We also found the highest COVID-19 rate (18.6% [95% CI 14.0%–24.0%]) for household contacts of school-aged children and the lowest (5.3% [95% CI 1.3%–13.7%]) for household contacts of children 0–9 years in the middle of school closure. Despite closure of their schools, these children might have interacted with each other, although we do not have data to support that hypothesis. A contact survey in Wuhan and Shanghai, China, showed that school closure and social distancing significantly reduced the rate of COVID-19 among contacts of school-aged children (8). In the case of seasonal influenza epidemics, the highest secondary attack rate occurs among young children (9). Children who attend day care or school also are at high risk for transmitting respiratory viruses to household members (10). The low detection rate for household contacts of preschool-aged children in South Korea might be attributable to social distancing during these periods. Yet, a recent report from Shenzhen, China, showed that the proportion of infected children increased during the outbreak from 2% to 13%, suggesting the importance of school closure (11). Further evidence, including serologic studies, is needed to evaluate the public health benefit of school closure as part of mitigation strategies.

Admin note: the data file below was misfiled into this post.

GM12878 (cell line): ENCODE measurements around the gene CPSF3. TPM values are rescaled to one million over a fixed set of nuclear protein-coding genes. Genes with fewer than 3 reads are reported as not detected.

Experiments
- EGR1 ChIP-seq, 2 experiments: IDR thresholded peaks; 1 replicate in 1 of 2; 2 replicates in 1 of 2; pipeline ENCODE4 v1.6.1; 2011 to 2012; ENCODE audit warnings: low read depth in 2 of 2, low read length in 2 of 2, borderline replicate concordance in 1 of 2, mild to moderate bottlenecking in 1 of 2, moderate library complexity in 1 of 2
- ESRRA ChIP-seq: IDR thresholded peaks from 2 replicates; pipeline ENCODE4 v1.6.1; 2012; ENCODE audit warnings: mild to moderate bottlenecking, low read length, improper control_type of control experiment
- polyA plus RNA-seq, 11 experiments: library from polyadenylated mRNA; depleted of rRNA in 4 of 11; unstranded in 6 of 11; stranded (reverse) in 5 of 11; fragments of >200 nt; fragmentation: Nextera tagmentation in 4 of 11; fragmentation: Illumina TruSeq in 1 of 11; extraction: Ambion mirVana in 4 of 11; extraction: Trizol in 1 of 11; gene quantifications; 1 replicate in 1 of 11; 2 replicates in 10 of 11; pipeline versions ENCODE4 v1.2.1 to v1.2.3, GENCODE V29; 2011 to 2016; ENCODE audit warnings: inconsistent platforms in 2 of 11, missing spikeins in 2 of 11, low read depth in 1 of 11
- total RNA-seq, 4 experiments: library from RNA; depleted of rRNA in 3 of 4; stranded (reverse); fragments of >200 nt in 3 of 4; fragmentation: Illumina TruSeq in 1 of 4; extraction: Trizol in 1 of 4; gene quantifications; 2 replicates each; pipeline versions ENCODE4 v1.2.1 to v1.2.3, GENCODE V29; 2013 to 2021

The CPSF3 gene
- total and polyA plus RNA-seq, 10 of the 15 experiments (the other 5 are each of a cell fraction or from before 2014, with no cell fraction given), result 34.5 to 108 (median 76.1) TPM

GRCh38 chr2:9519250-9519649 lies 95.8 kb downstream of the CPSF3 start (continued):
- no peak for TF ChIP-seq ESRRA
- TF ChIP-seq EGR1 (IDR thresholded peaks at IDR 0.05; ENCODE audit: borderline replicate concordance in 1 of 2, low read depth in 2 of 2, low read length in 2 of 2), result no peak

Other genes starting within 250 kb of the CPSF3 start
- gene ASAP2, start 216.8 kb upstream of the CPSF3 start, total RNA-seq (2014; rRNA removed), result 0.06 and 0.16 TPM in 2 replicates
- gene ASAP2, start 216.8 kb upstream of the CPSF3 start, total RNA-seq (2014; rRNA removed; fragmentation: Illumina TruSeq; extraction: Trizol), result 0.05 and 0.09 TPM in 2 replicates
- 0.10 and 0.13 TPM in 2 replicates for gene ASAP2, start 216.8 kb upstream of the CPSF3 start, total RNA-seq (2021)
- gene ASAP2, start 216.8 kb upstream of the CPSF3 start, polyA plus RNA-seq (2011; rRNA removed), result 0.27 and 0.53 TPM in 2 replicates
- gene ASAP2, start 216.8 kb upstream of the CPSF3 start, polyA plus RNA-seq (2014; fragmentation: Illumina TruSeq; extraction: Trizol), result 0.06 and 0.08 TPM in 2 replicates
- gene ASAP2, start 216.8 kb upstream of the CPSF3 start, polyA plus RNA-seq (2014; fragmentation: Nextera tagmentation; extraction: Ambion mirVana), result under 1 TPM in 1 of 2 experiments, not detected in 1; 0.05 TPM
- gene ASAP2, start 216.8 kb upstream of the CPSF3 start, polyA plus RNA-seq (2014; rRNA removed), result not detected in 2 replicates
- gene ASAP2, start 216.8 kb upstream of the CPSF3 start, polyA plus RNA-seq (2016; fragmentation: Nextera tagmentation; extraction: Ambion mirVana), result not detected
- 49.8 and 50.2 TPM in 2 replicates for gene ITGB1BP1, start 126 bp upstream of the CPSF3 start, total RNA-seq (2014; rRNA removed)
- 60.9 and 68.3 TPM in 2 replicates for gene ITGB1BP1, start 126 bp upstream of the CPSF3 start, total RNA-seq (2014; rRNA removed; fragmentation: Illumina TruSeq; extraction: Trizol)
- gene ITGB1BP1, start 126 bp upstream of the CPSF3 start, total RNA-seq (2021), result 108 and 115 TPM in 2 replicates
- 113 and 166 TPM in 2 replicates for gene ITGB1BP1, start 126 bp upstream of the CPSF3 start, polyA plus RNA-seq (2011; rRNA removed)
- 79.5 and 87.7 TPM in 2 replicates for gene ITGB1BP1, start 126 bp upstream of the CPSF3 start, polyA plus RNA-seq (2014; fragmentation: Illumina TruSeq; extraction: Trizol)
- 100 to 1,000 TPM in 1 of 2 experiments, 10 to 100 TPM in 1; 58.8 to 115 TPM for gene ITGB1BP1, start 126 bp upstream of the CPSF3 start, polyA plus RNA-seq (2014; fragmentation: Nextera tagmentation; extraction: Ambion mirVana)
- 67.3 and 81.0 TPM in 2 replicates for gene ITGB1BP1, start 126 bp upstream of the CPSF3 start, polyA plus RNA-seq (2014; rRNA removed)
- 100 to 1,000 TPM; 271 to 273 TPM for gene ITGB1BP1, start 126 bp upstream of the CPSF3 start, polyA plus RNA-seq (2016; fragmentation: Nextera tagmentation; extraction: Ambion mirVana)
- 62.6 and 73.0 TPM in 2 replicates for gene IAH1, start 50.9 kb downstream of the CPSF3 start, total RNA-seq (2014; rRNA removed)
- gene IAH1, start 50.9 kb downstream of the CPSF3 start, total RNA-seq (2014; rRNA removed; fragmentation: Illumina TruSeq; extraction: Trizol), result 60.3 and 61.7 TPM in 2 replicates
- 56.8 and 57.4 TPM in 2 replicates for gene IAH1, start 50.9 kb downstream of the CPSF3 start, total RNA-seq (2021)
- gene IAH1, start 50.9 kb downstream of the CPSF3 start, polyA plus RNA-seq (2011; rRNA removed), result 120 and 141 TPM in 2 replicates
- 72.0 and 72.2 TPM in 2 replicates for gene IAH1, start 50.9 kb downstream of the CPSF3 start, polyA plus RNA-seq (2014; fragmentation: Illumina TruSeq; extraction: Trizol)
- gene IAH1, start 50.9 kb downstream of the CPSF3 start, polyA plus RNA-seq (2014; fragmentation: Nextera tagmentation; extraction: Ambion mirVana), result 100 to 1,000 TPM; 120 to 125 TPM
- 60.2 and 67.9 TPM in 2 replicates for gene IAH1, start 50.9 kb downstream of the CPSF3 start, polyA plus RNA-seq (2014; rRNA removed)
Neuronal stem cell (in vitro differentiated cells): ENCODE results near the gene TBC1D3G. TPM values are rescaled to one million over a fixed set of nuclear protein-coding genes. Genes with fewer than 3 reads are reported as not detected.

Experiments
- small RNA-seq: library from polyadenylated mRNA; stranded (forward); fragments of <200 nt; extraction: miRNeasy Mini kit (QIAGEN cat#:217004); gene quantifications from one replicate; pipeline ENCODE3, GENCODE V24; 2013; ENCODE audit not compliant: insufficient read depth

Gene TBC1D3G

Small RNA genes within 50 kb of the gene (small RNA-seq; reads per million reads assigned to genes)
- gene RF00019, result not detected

Our observation has several limitations. First, the number of cases might have been underestimated because all asymptomatic patients might not have been identified. In addition, detected cases could have resulted from exposure outside the household. Second, given the different thresholds for testing policy between households and nonhousehold contacts, we cannot assess the true difference in transmissibility between households and nonhouseholds. Comparing symptomatic COVID-19 patients of both groups would be more accurate. Despite these limitations, the sample size was large and representative of most COVID-19 patients early during the outbreak in South Korea. Our large-scale investigation showed that pattern of transmission was similar to those of other respiratory viruses (12). Although the detection rate for contacts of preschool-aged children was lower, young children may show higher attack rates when the school closure ends, contributing to community transmission of COVID-19.